Letters to the Editor: Once again, L.A. disgracefully shoos away homeless people

·2 min read
LOS ANGELES, CA-July 27, 2022:Joanna Swan, right, holds a sign showing that she is against a ban on homeless encampments near schools and daycare centers, while sitting with others also against the ban, inside Los Angeles City Hall, where members of the Los Angeles City Council were to vote on whether to approve or not approve the ban. The vote was postponed for 6 days. (Mel Melcon/Los Angeles Times)
People show their disapproval of Los Angeles' ban on homeless encampments near schools and day-care centers at City Hall on July 27. (Mel Melcon / Los Angeles Times)

To the editor: Apparently, to be homeless is to lose one's citizenship, to become a football for feckless politicians to boot around because they have not the slightest idea of how to handle this problem. ("L.A. cracks down on homeless encampments near schools, over protesters' jeers," Aug. 2)

For starters, let me suggest that the city of Los Angeles set aside part of Griffith Park as a camp (it can be done) with water, sanitation and security. If nothing else, it would get families with children off the streets and allow service providers better access to those in need of assistance.

Then, the city can continue to construct housing these people can afford.

For too many years, municipal authorities throughout the county (and the country) have dithered and fumbled with the homelessness situation. These unfortunate people wander the cities, set up tents or park their RVs where other citizens complain about their existence.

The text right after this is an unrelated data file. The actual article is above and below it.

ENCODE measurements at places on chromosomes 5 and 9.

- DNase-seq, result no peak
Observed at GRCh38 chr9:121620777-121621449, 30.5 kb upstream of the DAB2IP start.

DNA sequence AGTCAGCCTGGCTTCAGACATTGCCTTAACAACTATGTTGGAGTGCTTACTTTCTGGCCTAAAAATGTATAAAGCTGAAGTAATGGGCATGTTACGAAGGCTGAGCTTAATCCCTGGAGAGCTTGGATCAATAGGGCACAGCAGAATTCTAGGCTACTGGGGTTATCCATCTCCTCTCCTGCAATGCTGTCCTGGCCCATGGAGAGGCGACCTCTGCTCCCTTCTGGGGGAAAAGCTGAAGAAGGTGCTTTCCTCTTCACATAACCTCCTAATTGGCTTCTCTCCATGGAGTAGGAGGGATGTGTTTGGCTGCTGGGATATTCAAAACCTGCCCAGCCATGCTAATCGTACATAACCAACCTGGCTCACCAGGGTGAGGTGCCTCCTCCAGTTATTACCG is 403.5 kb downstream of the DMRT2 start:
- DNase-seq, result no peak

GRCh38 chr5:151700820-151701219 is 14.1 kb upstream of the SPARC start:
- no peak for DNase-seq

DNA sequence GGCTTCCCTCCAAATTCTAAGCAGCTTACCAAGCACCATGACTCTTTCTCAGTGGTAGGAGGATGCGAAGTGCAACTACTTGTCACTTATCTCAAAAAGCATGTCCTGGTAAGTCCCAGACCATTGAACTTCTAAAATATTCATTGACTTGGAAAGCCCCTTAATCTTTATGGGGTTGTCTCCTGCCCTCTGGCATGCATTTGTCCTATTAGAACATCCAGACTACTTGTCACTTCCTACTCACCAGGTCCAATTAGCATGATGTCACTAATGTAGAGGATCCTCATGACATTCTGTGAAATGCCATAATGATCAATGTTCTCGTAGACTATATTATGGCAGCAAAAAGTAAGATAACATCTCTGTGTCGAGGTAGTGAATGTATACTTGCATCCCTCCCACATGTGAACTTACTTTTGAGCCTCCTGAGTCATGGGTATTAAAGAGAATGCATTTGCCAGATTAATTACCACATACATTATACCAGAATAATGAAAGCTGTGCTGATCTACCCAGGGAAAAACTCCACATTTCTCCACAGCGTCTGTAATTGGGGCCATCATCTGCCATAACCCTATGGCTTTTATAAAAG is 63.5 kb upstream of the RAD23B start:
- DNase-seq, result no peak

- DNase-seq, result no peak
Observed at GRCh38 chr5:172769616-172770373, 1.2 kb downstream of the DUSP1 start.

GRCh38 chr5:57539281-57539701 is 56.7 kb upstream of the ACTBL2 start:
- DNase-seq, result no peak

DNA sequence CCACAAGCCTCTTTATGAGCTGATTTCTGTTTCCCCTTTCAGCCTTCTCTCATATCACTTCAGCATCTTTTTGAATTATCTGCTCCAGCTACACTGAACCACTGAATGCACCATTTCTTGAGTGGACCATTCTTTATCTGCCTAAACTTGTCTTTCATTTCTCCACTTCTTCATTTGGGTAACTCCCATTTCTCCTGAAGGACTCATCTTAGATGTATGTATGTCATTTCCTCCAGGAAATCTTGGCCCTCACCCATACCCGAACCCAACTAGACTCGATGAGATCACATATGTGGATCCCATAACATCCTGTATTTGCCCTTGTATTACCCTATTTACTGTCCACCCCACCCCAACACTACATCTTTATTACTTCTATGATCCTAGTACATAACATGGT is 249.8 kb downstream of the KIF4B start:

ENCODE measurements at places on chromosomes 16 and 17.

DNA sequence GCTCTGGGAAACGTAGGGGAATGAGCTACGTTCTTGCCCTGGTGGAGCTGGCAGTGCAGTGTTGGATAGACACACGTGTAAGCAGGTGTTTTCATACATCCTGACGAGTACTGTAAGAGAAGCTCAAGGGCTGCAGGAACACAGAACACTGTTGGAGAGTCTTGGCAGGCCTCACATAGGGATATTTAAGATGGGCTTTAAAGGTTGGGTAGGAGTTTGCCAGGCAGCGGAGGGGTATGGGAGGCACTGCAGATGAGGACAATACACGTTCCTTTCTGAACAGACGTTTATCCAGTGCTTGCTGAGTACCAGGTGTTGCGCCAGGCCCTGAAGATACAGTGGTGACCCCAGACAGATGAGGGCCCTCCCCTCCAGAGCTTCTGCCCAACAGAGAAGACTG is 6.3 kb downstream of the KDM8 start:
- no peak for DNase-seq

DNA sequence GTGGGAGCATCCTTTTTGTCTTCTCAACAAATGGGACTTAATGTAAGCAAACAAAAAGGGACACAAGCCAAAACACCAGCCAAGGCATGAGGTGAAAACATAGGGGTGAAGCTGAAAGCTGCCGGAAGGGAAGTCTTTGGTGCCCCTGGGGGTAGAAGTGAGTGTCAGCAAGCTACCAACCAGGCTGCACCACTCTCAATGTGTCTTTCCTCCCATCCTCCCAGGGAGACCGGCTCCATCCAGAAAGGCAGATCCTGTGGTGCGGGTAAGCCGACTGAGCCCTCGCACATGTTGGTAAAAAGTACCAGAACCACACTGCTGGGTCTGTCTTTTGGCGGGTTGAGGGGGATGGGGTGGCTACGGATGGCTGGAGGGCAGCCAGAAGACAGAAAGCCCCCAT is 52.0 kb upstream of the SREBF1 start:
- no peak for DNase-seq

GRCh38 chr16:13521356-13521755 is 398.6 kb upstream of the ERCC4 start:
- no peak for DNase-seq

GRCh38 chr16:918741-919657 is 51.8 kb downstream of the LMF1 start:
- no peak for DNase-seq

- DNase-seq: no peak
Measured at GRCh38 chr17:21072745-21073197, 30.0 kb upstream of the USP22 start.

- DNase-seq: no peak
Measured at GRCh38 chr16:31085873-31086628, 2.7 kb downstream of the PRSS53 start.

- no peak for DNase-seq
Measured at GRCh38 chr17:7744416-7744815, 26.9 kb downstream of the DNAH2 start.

Living on the street is not living in a supposedly enlightened country.

Carleton Cronin, West Hollywood

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To the editor: I was interim principal of Selma Avenue Elementary School in September 2020. Selma had a very competent, conscientious and caring staff that educated about 150 students. I often wondered how the Los Angeles Unified School District could keep the doors open with its enrollment.

Veteran teachers said the school had at one time more than 900 students, but due to high-rise apartments and condominium development, the quaint two-bedroom homes were gobbled up. Thus, the decline in enrollment.

A second factor impacted the decline: There were homeless encampments near the school, and unhoused individuals would often wander down from Hollywood Boulevard.

Selma Elementary, home school for Carol Burnett and Marilyn Monroe, closed its doors after the 2021 school year due to decline in enrollment.

I commend LAUSD Supt. Alberto Carvalho, staff and parents for their appearances before the City Council to ask for new encampment restrictions near schools. And, of course, it was edifying to read that the City Council chose to safeguard our youngsters.

Tom Kaminski, Manhattan Beach

This story originally appeared in Los Angeles Times.